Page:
That it has, for her, and notably for the 20 years’ worth of UL teams she coached. Many of those players tried to keep a cleat on both sides of that chasm, only to fail one or the other. Almost to a woman, they were torn between love of their coach and love of their program, and many felt they had been abandoned by one or the other.
Girouard, for one, felt abandoned by her program, her alma mater, her hometown. She regularly came back to the home she kept and still has in Broussard, but public appearances on those trips were rare. She tried to go to a couple of UL football games not long after taking the LSU post, only to be chastised by loud-mouthed “fans.” She wanted badly to attend the New Orleans Bowls the last two years, to see her alma mater play its first-ever Division I bowl games, but didn’t think she’d be accepted.
During Girouard’s inner turmoil, Lotief had his own struggles. He needed to reunite three and a half decades of players and memories, and he couldn’t fully do that without the program’s founder, the “grandmother” of the program, as jovial public address announcer Robert Harris referred to Girouard.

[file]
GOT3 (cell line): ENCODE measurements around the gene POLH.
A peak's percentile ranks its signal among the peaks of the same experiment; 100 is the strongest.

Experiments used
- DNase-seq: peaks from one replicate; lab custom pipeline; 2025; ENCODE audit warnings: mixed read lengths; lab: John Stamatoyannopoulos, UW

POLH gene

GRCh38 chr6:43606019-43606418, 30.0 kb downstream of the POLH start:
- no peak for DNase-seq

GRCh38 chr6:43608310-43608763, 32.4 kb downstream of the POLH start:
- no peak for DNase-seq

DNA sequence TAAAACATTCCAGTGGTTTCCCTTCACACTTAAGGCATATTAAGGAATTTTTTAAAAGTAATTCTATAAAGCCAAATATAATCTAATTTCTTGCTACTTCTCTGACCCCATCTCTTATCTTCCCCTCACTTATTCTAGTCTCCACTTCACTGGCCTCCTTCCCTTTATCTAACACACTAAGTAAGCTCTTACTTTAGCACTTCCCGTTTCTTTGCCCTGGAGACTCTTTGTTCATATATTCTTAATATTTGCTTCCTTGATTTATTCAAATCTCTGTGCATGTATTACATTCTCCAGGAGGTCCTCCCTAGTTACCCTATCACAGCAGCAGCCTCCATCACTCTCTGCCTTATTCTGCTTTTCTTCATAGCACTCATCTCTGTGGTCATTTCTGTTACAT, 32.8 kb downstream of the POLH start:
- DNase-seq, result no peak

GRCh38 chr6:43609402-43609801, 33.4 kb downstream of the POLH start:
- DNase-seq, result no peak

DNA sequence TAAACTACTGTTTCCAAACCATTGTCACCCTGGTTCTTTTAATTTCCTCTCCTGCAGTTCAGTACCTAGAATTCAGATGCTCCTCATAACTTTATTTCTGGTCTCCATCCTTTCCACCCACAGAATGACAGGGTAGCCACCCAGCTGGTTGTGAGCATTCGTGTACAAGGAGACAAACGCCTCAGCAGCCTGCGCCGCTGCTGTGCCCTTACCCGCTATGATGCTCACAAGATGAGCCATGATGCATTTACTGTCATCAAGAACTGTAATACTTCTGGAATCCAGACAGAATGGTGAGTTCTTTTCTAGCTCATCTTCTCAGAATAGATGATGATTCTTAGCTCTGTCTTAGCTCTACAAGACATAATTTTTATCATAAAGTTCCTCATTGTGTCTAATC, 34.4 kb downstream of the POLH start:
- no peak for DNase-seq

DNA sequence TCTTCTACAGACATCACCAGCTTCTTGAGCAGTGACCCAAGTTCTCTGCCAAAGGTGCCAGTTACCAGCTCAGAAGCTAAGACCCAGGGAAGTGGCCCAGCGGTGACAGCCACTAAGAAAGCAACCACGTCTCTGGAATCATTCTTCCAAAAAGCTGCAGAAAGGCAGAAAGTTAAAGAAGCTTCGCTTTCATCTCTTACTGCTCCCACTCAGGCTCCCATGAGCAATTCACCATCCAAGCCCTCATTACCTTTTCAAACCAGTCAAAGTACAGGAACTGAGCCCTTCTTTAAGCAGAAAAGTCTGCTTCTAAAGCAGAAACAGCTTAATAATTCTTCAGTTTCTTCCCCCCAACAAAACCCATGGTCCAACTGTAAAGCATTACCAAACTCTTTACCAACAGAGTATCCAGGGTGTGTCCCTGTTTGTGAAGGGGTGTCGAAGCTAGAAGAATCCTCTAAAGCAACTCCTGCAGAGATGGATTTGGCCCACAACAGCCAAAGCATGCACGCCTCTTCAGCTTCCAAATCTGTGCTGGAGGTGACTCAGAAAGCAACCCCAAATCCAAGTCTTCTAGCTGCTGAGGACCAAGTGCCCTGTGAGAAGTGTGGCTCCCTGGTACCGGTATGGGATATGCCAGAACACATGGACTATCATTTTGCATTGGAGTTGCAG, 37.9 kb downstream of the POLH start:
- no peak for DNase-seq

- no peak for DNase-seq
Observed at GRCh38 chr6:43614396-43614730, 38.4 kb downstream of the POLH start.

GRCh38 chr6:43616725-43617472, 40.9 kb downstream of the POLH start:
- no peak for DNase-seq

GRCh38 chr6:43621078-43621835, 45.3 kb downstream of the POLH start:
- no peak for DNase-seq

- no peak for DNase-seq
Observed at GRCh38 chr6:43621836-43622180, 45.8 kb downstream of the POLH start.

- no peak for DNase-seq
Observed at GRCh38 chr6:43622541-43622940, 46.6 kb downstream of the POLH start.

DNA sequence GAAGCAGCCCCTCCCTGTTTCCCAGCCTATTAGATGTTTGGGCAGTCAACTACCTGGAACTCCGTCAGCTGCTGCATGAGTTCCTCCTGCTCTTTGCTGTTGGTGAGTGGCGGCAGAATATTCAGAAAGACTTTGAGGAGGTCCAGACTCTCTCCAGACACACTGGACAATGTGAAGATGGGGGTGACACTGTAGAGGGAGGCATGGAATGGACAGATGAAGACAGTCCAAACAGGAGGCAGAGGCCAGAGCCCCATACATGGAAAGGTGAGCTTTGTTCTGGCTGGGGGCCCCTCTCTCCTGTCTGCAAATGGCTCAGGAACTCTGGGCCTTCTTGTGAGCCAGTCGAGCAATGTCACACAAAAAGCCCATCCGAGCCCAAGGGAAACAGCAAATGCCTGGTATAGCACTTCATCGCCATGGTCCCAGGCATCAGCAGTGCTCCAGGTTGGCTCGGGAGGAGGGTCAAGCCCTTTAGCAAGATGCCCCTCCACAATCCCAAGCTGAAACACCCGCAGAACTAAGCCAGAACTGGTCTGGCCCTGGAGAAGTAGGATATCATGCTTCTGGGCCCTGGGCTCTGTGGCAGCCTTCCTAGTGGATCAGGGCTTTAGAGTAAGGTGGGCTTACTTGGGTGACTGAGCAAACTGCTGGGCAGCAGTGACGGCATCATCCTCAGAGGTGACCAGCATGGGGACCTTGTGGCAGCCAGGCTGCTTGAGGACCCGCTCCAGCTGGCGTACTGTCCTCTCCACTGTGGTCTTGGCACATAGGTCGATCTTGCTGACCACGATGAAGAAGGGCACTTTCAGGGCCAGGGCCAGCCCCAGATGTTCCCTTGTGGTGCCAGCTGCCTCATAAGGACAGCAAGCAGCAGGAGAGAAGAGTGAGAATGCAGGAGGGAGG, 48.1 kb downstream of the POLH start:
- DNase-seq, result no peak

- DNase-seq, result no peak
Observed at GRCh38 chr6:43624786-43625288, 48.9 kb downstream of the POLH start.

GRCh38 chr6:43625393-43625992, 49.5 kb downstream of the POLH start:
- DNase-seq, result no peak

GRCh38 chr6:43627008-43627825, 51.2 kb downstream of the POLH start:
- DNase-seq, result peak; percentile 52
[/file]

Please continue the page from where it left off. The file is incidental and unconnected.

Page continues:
Thirteen years of bitterness doesn’t just vanish. But when intermediaries finally gathered the two, and they began to talk about the future, they found their goals weren’t that different.
The hastily organized April ceremony isn’t a one-time deal. Anyone who checks Girouard’s Facebook page will see the call to all former UL players, particularly those who played under Girouard from 1981-2000, to save the dates for a reunion weekend in early November. Three days of activities are already planned, highlighted by golf, social gatherings and a full-scale alumni game. Girouard and Lotief are planning and hoping for the biggest party in the program’s history.
“I tell our kids that you can always come home,” Lotief said.
And if anyone thought Girouard wasn’t back home on that special April afternoon, 1,285 collegiate victories after being challenged to start a Title IX-fulfilling program with few players and less resources, they must not have noticed the tear tracks. Surely they noticed the red shorts that Girouard dug out of a buried-but-not-forgotten drawer.
“There’s no way to tell everyone how glad I am to be here,” she said, not knowing whether to laugh or cry.